3 Subtle Signs That You’ve Grown Into Someone Stronger Than You Used To Be

Celebrating the tiny shifts.

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Photo by Simon John-McHaffie on Unsplash

You say no without guilt.

It’s not to be mean, or insensitive, or selfish. It’s because sometimes, you cannot be everywhere for everyone in your life. Sometimes, you cannot pick up your siblings, get your children to school, do your own work, listen to your spouse’s day, clean your home, and also….shower. Sometimes you have to say no to the birthday parties, vacations, and the nights out. Sometimes you have to say that you cannot be at whatever event is calling for your attention — and now, instead of trying to come up with a reason for why, you say, “no.” You say “no,” and you are confident in your reasoning, and you do not feel guilty for putting your own mental sanity at the forefront. You know that whoever you are saying “no” to will understand — and you’re also ok if they don’t — because you know that it’s the right thing for you. That shift, that confidence, that guilt-free response — that’s a sign of strength, that’s a point of growth.

You do not constantly get wrapped up in what other people think of you.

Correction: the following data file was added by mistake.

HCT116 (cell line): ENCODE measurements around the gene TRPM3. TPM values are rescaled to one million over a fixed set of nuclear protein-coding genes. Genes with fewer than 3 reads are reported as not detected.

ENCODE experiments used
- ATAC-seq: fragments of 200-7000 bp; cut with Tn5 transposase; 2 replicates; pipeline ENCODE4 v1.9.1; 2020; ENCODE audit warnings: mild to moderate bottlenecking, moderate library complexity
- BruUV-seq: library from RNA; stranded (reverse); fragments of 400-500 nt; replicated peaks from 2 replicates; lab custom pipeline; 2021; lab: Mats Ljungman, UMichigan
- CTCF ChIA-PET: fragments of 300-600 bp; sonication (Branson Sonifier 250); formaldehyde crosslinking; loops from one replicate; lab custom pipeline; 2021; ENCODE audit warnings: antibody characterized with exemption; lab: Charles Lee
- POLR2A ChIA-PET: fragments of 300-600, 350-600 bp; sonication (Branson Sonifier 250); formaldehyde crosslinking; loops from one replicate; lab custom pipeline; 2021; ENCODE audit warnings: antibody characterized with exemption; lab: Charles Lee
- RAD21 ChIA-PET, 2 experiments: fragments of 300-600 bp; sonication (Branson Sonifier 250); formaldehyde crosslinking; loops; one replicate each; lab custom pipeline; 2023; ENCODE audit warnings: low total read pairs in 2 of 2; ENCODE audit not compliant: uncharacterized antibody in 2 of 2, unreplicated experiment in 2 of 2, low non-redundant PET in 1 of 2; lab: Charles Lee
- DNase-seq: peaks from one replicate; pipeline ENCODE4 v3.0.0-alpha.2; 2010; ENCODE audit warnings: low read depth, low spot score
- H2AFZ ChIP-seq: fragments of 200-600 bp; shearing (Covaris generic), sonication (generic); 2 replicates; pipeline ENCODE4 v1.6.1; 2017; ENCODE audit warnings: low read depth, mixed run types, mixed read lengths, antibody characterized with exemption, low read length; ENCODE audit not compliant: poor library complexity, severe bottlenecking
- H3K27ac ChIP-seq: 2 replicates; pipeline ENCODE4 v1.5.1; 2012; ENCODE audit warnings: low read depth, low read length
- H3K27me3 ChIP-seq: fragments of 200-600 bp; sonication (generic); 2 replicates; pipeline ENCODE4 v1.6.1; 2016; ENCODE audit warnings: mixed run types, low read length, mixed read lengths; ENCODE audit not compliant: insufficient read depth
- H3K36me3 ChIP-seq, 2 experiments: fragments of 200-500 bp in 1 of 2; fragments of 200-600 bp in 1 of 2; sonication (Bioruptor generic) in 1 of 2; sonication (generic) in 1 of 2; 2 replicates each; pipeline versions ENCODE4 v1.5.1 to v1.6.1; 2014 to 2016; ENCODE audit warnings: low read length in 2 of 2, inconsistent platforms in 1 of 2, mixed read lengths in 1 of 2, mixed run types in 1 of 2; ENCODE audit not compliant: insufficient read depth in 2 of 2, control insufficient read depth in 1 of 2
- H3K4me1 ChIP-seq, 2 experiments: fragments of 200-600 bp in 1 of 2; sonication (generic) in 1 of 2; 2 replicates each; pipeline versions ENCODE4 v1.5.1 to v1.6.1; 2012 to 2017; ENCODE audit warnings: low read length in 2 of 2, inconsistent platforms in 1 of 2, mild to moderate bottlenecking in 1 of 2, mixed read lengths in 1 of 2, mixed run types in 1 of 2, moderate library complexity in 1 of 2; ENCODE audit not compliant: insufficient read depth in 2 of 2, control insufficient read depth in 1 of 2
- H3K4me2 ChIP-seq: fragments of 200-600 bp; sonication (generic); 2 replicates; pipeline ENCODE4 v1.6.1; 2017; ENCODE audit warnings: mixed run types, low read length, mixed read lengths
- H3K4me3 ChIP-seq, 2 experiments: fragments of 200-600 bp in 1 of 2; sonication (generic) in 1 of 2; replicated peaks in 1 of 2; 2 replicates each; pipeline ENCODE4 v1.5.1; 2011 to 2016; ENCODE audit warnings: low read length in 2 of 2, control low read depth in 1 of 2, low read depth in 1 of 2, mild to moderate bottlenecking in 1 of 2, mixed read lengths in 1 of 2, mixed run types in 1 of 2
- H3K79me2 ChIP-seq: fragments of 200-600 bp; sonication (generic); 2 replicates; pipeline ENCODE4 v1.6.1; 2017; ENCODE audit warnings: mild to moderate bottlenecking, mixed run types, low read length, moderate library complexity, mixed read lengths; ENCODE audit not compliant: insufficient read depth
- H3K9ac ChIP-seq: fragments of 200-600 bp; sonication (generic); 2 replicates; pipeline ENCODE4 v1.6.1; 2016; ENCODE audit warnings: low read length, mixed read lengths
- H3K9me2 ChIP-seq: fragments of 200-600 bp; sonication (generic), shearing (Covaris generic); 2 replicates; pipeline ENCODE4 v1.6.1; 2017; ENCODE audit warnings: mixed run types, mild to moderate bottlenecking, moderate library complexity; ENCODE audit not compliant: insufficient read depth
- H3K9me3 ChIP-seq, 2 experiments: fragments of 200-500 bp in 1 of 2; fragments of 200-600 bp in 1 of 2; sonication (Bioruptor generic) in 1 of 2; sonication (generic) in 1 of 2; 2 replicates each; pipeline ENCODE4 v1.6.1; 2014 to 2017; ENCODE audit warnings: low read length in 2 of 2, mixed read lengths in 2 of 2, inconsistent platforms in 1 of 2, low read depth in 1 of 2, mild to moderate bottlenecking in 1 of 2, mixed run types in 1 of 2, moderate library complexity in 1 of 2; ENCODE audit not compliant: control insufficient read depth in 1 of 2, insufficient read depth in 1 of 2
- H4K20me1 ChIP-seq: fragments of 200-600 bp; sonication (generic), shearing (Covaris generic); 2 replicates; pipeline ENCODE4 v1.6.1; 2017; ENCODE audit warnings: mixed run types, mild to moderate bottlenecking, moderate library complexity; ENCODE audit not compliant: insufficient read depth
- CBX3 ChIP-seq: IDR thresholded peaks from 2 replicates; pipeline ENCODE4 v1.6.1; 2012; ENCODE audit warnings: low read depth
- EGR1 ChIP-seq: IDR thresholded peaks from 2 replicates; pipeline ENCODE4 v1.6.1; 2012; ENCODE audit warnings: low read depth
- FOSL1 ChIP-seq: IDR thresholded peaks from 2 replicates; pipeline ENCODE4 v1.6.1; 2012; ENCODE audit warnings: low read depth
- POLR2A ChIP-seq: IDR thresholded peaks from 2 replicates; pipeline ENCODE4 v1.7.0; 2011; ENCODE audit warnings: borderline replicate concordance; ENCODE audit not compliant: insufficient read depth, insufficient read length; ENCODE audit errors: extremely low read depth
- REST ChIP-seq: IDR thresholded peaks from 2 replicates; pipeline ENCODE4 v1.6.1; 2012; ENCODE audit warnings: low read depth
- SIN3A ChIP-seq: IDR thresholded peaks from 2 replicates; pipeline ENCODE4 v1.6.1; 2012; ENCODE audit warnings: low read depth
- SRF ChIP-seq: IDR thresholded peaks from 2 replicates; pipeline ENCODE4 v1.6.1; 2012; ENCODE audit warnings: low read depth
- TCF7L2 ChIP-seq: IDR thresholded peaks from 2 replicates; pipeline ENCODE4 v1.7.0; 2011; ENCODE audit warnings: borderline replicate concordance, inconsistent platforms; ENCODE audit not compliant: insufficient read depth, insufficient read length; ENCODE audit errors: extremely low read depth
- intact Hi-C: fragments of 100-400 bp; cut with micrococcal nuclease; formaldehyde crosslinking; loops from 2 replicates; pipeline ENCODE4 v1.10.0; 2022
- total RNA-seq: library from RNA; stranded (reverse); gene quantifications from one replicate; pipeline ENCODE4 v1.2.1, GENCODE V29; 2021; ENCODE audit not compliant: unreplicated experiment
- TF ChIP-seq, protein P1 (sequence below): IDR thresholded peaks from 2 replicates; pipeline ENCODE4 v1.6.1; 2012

There’s a mindset that is floating around the internet — “what other people think of you is none of your business” — a hard thing to internalize in our time and culture, but true all the same. When you stop concerning yourself with what people think of your work, of your outfits, how you manage your home, or your relationships — it’s liberating. It’s freeing. It’s healthy. Think about how you go about your day — are you constantly trying to figure out what your friends and family and strangers on the internet say about you? Or what they’re thinking about you? Or, are you now at a point where you do your work, love the way you want, and live in a way that makes you able to put your head down on your pillow at night with a sense of inner peace?

You are comfortable in showing your weakness and standing in your vulnerability.

Maybe that means you cry without apologizing. Maybe that means you say, “I love you” without hesitation. Maybe it means that when someone you know and love hurts your feelings, you’re able to tell them so, and not pretend like it didn’t matter. There’s a huge misconception that being “strong” means that you do not show emotion. That you steel yourself against anything to do with feelings, and you harden your heart, and you glorify being stern and cold. The reality is that the strongest people can embrace their weaknesses. They can sit with their vulnerability and know that being vulnerable is one of the greatest strengths we have as people — for it’s in those moments we learn, it’s at that moment we grow, it’s at that moment we understand what our hearts and minds are capable of. When was the last time you sat with your emotions? When was the last time you said, “I’m not ok” with transparent honesty? Those tiny moments of acceptance are subtle signs of change and strength.

I write essays and poetry about life lessons, love, relationships, and self-awareness. More info: meganminutillo.com + @meganminutillo.

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